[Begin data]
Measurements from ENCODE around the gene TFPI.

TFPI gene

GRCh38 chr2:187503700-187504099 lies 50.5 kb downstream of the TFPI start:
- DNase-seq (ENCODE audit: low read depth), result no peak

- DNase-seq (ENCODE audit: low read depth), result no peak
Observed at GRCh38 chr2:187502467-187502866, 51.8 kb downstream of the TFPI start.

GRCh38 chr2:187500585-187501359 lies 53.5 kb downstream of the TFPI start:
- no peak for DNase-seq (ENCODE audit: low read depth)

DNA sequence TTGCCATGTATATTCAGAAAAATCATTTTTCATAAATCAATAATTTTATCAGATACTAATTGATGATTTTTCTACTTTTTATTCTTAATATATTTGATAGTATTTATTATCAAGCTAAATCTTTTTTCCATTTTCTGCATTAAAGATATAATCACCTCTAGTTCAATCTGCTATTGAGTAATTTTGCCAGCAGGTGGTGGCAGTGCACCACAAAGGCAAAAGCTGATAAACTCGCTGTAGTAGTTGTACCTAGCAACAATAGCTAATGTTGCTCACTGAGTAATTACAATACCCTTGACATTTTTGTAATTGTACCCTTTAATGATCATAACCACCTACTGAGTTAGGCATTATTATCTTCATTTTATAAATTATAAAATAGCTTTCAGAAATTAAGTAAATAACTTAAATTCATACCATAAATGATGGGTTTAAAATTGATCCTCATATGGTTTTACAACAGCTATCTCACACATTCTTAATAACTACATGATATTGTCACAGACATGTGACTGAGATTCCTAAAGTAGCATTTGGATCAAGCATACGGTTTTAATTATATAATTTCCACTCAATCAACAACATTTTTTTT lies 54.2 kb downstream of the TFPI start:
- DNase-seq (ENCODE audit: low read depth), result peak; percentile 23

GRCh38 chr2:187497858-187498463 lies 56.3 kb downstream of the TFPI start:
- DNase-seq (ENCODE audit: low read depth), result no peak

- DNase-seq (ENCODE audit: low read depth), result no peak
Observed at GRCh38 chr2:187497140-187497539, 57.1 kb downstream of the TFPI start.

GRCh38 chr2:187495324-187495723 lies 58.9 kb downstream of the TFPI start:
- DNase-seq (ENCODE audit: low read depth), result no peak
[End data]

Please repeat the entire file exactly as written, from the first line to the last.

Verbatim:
Measurements from ENCODE around the gene TFPI.

TFPI gene

GRCh38 chr2:187503700-187504099 lies 50.5 kb downstream of the TFPI start:
- DNase-seq (ENCODE audit: low read depth), result no peak

- DNase-seq (ENCODE audit: low read depth), result no peak
Observed at GRCh38 chr2:187502467-187502866, 51.8 kb downstream of the TFPI start.

GRCh38 chr2:187500585-187501359 lies 53.5 kb downstream of the TFPI start:
- no peak for DNase-seq (ENCODE audit: low read depth)

DNA sequence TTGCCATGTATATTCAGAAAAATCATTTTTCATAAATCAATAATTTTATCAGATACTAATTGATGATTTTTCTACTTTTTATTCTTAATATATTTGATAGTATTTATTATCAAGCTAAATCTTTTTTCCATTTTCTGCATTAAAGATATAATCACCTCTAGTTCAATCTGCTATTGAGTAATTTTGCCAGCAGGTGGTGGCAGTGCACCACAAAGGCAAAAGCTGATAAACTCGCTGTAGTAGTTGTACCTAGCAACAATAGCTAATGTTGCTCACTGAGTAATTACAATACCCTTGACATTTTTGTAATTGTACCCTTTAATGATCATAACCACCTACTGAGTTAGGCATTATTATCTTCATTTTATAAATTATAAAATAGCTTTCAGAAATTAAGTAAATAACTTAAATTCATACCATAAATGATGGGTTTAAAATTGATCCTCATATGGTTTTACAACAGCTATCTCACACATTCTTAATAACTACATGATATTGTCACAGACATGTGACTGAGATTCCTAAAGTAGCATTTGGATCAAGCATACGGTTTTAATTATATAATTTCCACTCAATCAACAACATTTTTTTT lies 54.2 kb downstream of the TFPI start:
- DNase-seq (ENCODE audit: low read depth), result peak; percentile 23

GRCh38 chr2:187497858-187498463 lies 56.3 kb downstream of the TFPI start:
- DNase-seq (ENCODE audit: low read depth), result no peak

- DNase-seq (ENCODE audit: low read depth), result no peak
Observed at GRCh38 chr2:187497140-187497539, 57.1 kb downstream of the TFPI start.

GRCh38 chr2:187495324-187495723 lies 58.9 kb downstream of the TFPI start:
- DNase-seq (ENCODE audit: low read depth), result no peak